The first time I spoke to her was in the hospital when I was a relatively new intern caring for her. She was ailing for a while with complications of liver cirrhosis. She was new to the area. She had relocated from a different city to live close to her family. I eventually ended up becoming her primary care physician in the ambulatory setting as that was the quickest way for her to have continuity of care. Naturally, she was the first patient of mine that I had known even before meeting her in the clinic. She was unfortunately not an eligible transplant candidate. In some ways, it broke my heart. She was a relatively young middle-aged woman who could not get a new liver due to her social circumstances. While I often thought it was unfair, as a physician I also knew that there are protocols in place for transplant eligibility for good reason.
During my residency, we met frequently — sometimes in the clinic and at other times in the hospital. I often happened to take care of her during a few of her complicated hospitalizations, and if I did not, I made it a point to visit her every single time she got admitted. Even though she was often confused due to hepatic encephalopathy, the spunk in her was hard to miss.
Through her condition, she always spoke her mind and knew what she wanted. Eventually, she had a tiff with her sister and moved out of her house. She was now living with friends in a run-down place that she could not call her own. I don’t know what it is like to not have family support through tough times. I imagine it is a tough and lonely place.
During one of her hospitalizations, she was nearly at the brink of death. I knew it was time to have a hard conversation with her. She, unfortunately, had a condition that we could not cure given the circumstances. This meant that although I did not have the ability to prolong her life, I could treat her symptoms and ensure that she died with dignity.
The day we transitioned her to hospice care, she cried. She cried that she could not have her own place and that she would not be around to see her niece grow up. She reflected on her past life and shared a few regrets. One of her greatest wishes before she died was to be able to talk to teenage girls to empower them to make the right choices.
Honestly, it surprised me. It was so profound that despite her illness, she was thinking of the greater good. I remember running out of my clinic on that cloudy and gloomy afternoon where she was standing by herself waiting for her ride to pick her up. I had wanted to make sure that she was doing OK.
Given her deteriorating health, she moved up on the waiting list for independent subsidized housing. With the help of her care manager, we were able to get her into a little studio apartment of her own. Her greatest joy in the next few days came in decorating her house and enjoying her independence. I spoke to her over the phone a few times as she had officially stopped coming to visit me and care was essentially coordinated through her hospice nurse.
One day, I was looking at my EHR inbox that alerted me that she had been hospitalized once again. While it is not common to have hospice patients being admitted, under unusual circumstances it tends to happen. She was in excruciating pain from previously known gallstones that was refractory to the opiates she was taking. She had demanded to come in to get treated until she felt better.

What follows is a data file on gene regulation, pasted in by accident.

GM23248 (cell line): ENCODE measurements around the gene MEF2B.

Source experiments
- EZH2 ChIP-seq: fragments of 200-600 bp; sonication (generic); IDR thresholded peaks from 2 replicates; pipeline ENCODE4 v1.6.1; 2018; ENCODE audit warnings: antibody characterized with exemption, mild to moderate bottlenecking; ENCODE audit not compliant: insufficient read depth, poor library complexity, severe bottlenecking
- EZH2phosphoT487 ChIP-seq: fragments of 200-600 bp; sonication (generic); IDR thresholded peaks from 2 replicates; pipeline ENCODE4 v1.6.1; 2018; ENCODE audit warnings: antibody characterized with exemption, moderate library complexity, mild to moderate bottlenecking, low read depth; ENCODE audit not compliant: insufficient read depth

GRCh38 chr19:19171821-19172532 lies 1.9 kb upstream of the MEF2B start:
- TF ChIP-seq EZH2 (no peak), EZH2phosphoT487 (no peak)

As I walked into her room, she appeared frailer than the last time I saw her. She appeared somewhat drowsy and confused. I wasn’t even sure she would remember or recognize me. I touched her arm gently and called her name out. She opened her eyes, narrowed to slits from the bright light streaming through the window of her room. She said, “Dr. Bhardwaj! You came. You came to see me. I am in a lot of pain. I think I am dying — I feel it. The end is near. I did not even really have a chance to enjoy my new house, but it gave me so much of joy in these last few days. Thank you for making this happen. I am so glad I met you two years ago in the hospital because I got a chance to have the best doctor in my life.”
We hugged each other knowing that this would perhaps be our last encounter together. It was comforting to me as much as it was for her. Over the next few days, she progressively got more confused and was discharged to a nursing home where she passed away peacefully a few days later.
When I heard that she had passed, I felt a lump in my throat. Had I seen people dying before? Yes, I surely had. Was I shocked that she had passed away? Certainly not. Why was this so different and difficult then? Perhaps it was the connection that we shared through our numerous clinic visits and getting to know her through the course of my residency. I inherited her on my panel as a young intern. I lost her a week ago, close to the end of my residency. I have learned a lot about life and death in the interim. I have also learned that primary care physicians will always be one of a kind. I will always remember her yellow but twinkling eyes, her boisterous ways, her curled up pigtails and that last hug.
Prarthna Bhardwaj is an internal medicine chief resident.
Image credit: Shutterstock.com